Might the Catholic Church help chart a way out of the multiple crises facing Haiti? BY openly criticizing governmental “inaction” and demonstrating last week its capacity for wide-scale mobilization, the church has made clear it plans to take a more direct role in addressing the daunting challenges facing this small Caribbean island. Haiti, the poorest country in the Americas, is grappling with multiple crises including out-of-control gang violence and months of political instability.

In recent days, Haiti’s Catholic Church has found itself thrust into the spotlight over the still-unresolved abduction of 10 people, including seven Catholic clergies. The shocking kidnapping on April 11 sent shock waves across the island and beyond. It was the final straw for many increasingly exasperated Haitians, forcing Jovenel Moise, the country’s widely criticized president, to announce on Wednesday a reshuffling of the government. Official ‘impotence’ “The Catholic Church can help bring about change. The country needs it,” said Andre Michel, a member of the opposition.

Catholicism is the dominant religion in Haiti. The church “enjoys great confidence among the majority of the population,” said Haitian Cardinal Chibly Langlois, in an exclusive interview with AFP a few days after Moise named Claude Joseph as the new prime minister. In difficult moments, the cardinal said, people, expect “a word from the Catholic Church,” as it stands with them “in the most abandoned and remote parts of the country.” Denouncing the “impotence” of the authorities in the face of a troubling spike in kidnappings, Langlois said an effective means had to be found to “stem this crisis.” While emphasizing that church officials are “not in a position for now to play the role of mediator,” Langlois — the first Haitian cardinal — said he was weighing “other means to help find a solution to a crisis that has gone on too long.” In 2014, at a time of high tension, the cardinal took part in talks between the executive branch and political parties. On Thursday, the church, joined by many businesses and schools, observed a work stoppage to demand the liberation of the hostages — among them five Haitian clergy members, and a French priest and a nun — bringing economic activity to a standstill.

Catholic masses have quickly been transformed into a protest movement against the authorities. By launching this national movement, the Catholic Church has proved “its importance in a country with a strong religious tradition,” said Reginald Boulos, a businessman and political figure who sees the church as “a moral force.” ‘Descent into hell’ On Monday, the archdiocese of Port-au-Prince issued a statement deploring “the descent into the hell of Haitian society” and denouncing as unprecedented the “violence of armed gangs.” It added that the “public authorities” were not “immune from suspicion.” This more direct approach by Catholic officials “may offer some hope of resolving this crisis,” said sociologist Auguste D’Meza. But he added that the church alone “is not strong enough to play an important role in this transition.” The church hierarchy in Haiti has long been dominated by French priests. In the 1950s they engaged in a power struggle with Haiti’s former “president for life,” Francois Duvalier.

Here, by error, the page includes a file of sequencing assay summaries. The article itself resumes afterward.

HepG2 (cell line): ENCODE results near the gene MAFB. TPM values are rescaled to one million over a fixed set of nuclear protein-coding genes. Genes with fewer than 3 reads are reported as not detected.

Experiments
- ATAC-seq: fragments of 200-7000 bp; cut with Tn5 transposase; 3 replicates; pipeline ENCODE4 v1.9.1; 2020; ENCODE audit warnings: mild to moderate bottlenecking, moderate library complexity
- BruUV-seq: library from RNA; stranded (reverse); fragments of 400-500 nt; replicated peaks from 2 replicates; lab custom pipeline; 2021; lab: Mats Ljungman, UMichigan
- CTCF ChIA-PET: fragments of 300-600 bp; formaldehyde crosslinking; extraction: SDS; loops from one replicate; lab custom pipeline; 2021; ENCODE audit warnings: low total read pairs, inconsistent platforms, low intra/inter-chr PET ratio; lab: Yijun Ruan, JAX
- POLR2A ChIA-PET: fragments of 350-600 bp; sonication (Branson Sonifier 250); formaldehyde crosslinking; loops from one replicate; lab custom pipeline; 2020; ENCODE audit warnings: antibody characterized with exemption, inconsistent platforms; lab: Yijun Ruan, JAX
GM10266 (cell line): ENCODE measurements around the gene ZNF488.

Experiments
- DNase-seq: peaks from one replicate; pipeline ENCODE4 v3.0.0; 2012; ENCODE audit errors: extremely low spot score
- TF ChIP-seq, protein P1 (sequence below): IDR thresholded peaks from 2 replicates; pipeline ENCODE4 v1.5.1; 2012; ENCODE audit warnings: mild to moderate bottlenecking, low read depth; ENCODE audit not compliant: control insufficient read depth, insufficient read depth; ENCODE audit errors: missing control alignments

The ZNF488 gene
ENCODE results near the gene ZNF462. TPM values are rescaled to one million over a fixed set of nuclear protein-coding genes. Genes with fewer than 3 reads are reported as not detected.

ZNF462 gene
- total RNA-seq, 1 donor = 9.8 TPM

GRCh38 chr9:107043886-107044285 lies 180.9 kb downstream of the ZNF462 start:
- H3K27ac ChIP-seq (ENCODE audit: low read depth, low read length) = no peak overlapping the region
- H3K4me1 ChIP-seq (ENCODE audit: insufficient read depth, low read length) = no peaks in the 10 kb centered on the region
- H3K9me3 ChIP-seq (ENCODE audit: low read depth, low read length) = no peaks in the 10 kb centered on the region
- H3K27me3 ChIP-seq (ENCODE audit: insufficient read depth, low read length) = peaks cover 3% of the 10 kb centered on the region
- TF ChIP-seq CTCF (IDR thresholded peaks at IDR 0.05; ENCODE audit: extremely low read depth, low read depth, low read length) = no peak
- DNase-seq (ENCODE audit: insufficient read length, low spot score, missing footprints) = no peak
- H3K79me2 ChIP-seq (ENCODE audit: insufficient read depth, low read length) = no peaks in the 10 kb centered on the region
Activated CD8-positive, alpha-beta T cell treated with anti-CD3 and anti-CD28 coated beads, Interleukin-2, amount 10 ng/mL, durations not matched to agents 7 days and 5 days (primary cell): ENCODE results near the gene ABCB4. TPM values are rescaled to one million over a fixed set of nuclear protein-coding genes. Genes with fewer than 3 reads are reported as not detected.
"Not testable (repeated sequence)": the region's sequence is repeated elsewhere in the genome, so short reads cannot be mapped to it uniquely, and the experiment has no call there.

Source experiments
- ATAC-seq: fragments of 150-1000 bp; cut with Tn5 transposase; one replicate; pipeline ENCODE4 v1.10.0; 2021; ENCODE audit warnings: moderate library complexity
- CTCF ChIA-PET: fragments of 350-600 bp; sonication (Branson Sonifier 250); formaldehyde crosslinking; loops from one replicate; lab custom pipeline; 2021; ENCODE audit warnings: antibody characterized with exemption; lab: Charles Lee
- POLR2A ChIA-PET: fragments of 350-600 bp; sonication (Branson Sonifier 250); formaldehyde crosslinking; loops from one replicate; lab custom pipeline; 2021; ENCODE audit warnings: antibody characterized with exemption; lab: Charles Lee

“Papa Doc” Duvalier had revived the island’s voodoo traditions as part of a fierce assault on Haitian Catholicism, finally obtaining from the Vatican the power to name the Catholic hierarchy, helping to consolidate his authoritarian regime. That opened an era of church subordination to the state, which continued during the reign of his son, Jean-Claude Duvalier, known as “Baby Doc.”

But under Pope John-Paul II, the Catholic Church sided with the forces of change that eventually led to the downfall of the Duvalier dynasty. So with its recent criticism, the church has returned to the more forthcoming attitude of the early 1980s, D’Meza said.


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